Bar-20 Days eBook

This eBook from the Gutenberg Project consists of approximately 275 pages of information about Bar-20 Days.

“But they’re gone!  You can’t do them no good by staying.”

“Yes; I know.  An’ how about Lacey chipping in on our fight?” demanded Johnny.  “I ain’t a-going to leave him to take it all.  You go, Barr; it wasn’t yore fight, nohow.  You didn’t even know what you was fighting for!”

“Huh!  When anybody shoots at me it’s my fight, all right,” replied Barr, seating himself on the floor behind the breastwork.  “I forgot all about Lacey,” he apologized.  At that instant a tomato can went spang! and fell off the shelf.  “An’ it’s too late, anyhow; they ain’t a-going to let nobody else get away on that side.”

“An’ they’re tuning up again, too,” Johnny replied, preparing for trouble.  “Look out for a rush, Barr.”



Hopalong Cassidy stopped swearing at the weather and looked up and along the trail in front of him, seeing a hard-riding man approach.  He turned his head and spoke to Buck Peters, who rode close behind him.  “Somebody’s shore in a hurry—­why, it’s Fred Neal.”

It was.  Mr. Neal was making his arms move and was also shouting something at the top of his voice.  The noise of the rain and of the horses’ hoofs splashing in the mud and water at first made his words unintelligible, but it was not long before Hopalong heard something which made him sit up even straighter.  In a moment Neal was near enough to be heard distinctly and the outfit shook itself out of its weariness and physical misery and followed its leader at reckless speed.  As they rode, bunched close together, Neal briefly and graphically outlined the relative positions of the combatants, and while Buck’s more cautious mind was debating the best way to proceed against the enemy, Hopalong cried out the plan to be followed.  There would be no strategy—­Johnny, wounded and desperate, was fighting for his life.  The simplest way was the best—­a dash regardless of consequences to those making it, for time was a big factor to the two men in Jackson’s store.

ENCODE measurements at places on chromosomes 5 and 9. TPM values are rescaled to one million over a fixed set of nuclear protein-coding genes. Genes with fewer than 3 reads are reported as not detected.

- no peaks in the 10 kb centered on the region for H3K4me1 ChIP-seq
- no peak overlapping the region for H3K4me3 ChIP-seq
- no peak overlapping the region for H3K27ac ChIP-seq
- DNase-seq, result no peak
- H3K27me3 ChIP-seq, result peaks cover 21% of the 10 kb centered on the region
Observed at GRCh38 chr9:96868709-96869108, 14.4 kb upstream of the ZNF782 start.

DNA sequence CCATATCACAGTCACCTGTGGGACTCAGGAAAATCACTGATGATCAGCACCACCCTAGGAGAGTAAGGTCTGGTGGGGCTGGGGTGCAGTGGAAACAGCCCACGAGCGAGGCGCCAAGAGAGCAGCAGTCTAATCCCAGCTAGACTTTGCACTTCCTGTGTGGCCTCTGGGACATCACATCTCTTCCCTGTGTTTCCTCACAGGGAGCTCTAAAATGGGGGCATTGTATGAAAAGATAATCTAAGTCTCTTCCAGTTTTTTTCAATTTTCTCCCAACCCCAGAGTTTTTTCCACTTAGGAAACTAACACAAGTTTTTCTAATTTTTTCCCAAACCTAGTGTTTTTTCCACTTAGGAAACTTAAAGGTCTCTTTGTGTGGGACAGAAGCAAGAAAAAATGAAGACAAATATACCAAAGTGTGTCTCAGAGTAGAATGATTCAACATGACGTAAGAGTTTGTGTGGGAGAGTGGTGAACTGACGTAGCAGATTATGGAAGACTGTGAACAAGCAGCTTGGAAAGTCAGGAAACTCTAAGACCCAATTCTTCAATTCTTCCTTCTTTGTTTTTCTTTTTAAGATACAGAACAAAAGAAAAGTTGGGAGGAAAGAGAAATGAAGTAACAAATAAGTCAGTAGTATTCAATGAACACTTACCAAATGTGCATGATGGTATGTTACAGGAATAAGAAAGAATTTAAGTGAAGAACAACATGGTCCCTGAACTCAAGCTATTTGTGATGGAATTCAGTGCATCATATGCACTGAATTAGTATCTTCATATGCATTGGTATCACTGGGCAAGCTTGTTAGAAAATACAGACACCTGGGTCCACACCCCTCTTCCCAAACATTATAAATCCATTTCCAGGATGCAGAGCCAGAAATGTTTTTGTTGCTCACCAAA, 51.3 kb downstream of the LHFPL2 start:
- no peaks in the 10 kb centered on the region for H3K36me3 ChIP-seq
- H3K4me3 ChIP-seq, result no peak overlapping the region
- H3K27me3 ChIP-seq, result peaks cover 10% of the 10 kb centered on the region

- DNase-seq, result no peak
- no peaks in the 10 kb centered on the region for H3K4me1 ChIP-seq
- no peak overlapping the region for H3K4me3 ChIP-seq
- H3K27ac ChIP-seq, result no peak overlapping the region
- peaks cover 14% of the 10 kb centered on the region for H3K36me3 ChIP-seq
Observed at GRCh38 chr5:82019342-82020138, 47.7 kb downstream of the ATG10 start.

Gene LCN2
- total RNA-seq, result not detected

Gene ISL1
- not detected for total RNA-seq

“Ride right at ’em!” Hopalong cried.  “I know that bunch.  They’ll be too scared to shoot straight.  Paralyze ’em!  Three or four are gone now—­an’ the whole crowd wasn’t worth one of the men they went out to get.  The quicker it’s over the better.”

“Right you are,” came from the rear.

“Ride up the arroyo as close as we can get, an’ then over the edge an’ straight at ’em,” Buck ordered.  “Their shooting an’ the rain will cover what noise we make on the soft ground.  An’ boys, no quarter!”

“Reckon not!” gritted Red, savagely.  “Not with Edwards an’ Jackson dead, an’ the Kid fighting for his life!”

“They’re still at it!” cried Lanky Smith, as the faint and intermittent sound of firing was heard; the driving wind was blowing from the town, and this, also, would deaden the noise of their approach.

Project Gutenberg
Bar-20 Days from Project Gutenberg. Public domain.
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